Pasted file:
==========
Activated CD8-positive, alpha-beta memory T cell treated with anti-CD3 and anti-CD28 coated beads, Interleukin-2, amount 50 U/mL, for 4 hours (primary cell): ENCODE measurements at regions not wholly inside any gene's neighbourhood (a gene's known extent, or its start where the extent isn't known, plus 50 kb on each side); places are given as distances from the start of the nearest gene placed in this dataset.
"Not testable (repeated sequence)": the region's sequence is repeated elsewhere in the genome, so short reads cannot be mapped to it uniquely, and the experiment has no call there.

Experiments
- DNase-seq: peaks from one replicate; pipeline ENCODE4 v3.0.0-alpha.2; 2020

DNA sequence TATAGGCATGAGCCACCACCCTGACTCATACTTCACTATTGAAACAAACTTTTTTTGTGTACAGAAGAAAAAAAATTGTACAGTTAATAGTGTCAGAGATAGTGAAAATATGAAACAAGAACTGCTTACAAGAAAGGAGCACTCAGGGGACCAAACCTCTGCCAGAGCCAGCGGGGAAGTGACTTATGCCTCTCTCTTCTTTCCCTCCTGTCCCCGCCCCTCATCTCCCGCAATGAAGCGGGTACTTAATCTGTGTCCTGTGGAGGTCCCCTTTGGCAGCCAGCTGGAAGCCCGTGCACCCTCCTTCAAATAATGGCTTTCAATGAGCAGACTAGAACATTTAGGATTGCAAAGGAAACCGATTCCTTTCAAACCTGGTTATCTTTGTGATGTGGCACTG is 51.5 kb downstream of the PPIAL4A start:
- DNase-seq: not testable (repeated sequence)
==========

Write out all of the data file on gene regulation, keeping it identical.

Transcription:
Activated CD8-positive, alpha-beta memory T cell treated with anti-CD3 and anti-CD28 coated beads, Interleukin-2, amount 50 U/mL, for 4 hours (primary cell): ENCODE measurements at regions not wholly inside any gene's neighbourhood (a gene's known extent, or its start where the extent isn't known, plus 50 kb on each side); places are given as distances from the start of the nearest gene placed in this dataset.
"Not testable (repeated sequence)": the region's sequence is repeated elsewhere in the genome, so short reads cannot be mapped to it uniquely, and the experiment has no call there.

Experiments
- DNase-seq: peaks from one replicate; pipeline ENCODE4 v3.0.0-alpha.2; 2020

DNA sequence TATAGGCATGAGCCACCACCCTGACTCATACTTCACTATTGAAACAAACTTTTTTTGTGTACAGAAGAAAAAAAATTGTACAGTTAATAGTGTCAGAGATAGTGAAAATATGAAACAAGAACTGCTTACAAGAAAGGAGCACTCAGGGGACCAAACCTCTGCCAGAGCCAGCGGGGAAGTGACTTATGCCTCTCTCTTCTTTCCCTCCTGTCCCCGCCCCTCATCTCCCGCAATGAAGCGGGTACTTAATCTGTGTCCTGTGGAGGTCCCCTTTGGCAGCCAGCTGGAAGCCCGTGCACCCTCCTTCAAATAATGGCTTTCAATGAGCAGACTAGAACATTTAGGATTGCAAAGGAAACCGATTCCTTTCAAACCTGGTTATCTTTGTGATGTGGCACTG is 51.5 kb downstream of the PPIAL4A start:
- DNase-seq: not testable (repeated sequence)